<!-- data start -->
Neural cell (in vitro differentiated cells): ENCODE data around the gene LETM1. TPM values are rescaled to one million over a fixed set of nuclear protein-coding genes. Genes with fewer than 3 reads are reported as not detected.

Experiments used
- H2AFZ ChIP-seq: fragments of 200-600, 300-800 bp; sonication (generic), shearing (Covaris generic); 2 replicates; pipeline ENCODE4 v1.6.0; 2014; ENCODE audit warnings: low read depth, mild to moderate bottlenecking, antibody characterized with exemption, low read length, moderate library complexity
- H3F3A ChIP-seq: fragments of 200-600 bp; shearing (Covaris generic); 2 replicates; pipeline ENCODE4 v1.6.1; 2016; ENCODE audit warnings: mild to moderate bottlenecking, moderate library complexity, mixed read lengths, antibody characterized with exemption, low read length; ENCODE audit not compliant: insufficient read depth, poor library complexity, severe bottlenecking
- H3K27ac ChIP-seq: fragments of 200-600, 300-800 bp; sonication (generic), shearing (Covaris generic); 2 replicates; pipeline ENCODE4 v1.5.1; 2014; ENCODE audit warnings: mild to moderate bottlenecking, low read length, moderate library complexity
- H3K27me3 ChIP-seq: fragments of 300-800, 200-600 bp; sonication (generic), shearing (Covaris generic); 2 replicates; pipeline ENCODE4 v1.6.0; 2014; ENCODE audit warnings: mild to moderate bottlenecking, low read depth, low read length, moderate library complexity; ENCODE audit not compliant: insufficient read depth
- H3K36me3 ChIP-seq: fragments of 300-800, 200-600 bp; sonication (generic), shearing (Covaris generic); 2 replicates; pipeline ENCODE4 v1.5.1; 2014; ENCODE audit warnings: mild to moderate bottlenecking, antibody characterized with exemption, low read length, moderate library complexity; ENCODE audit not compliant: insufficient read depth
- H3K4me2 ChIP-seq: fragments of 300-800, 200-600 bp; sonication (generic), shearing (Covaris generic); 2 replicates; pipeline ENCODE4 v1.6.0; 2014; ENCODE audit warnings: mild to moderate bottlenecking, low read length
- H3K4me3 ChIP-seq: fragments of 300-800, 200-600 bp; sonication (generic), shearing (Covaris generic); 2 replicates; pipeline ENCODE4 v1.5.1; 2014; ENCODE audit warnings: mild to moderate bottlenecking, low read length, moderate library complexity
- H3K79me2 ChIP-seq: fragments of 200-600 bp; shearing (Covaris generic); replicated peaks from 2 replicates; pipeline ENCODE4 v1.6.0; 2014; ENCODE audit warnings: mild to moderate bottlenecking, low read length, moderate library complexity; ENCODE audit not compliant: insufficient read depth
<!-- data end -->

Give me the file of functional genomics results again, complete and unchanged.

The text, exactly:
Neural cell (in vitro differentiated cells): ENCODE data around the gene LETM1. TPM values are rescaled to one million over a fixed set of nuclear protein-coding genes. Genes with fewer than 3 reads are reported as not detected.

Experiments used
- H2AFZ ChIP-seq: fragments of 200-600, 300-800 bp; sonication (generic), shearing (Covaris generic); 2 replicates; pipeline ENCODE4 v1.6.0; 2014; ENCODE audit warnings: low read depth, mild to moderate bottlenecking, antibody characterized with exemption, low read length, moderate library complexity
- H3F3A ChIP-seq: fragments of 200-600 bp; shearing (Covaris generic); 2 replicates; pipeline ENCODE4 v1.6.1; 2016; ENCODE audit warnings: mild to moderate bottlenecking, moderate library complexity, mixed read lengths, antibody characterized with exemption, low read length; ENCODE audit not compliant: insufficient read depth, poor library complexity, severe bottlenecking
- H3K27ac ChIP-seq: fragments of 200-600, 300-800 bp; sonication (generic), shearing (Covaris generic); 2 replicates; pipeline ENCODE4 v1.5.1; 2014; ENCODE audit warnings: mild to moderate bottlenecking, low read length, moderate library complexity
- H3K27me3 ChIP-seq: fragments of 300-800, 200-600 bp; sonication (generic), shearing (Covaris generic); 2 replicates; pipeline ENCODE4 v1.6.0; 2014; ENCODE audit warnings: mild to moderate bottlenecking, low read depth, low read length, moderate library complexity; ENCODE audit not compliant: insufficient read depth
- H3K36me3 ChIP-seq: fragments of 300-800, 200-600 bp; sonication (generic), shearing (Covaris generic); 2 replicates; pipeline ENCODE4 v1.5.1; 2014; ENCODE audit warnings: mild to moderate bottlenecking, antibody characterized with exemption, low read length, moderate library complexity; ENCODE audit not compliant: insufficient read depth
- H3K4me2 ChIP-seq: fragments of 300-800, 200-600 bp; sonication (generic), shearing (Covaris generic); 2 replicates; pipeline ENCODE4 v1.6.0; 2014; ENCODE audit warnings: mild to moderate bottlenecking, low read length
- H3K4me3 ChIP-seq: fragments of 300-800, 200-600 bp; sonication (generic), shearing (Covaris generic); 2 replicates; pipeline ENCODE4 v1.5.1; 2014; ENCODE audit warnings: mild to moderate bottlenecking, low read length, moderate library complexity
- H3K79me2 ChIP-seq: fragments of 200-600 bp; shearing (Covaris generic); replicated peaks from 2 replicates; pipeline ENCODE4 v1.6.0; 2014; ENCODE audit warnings: mild to moderate bottlenecking, low read length, moderate library complexity; ENCODE audit not compliant: insufficient read depth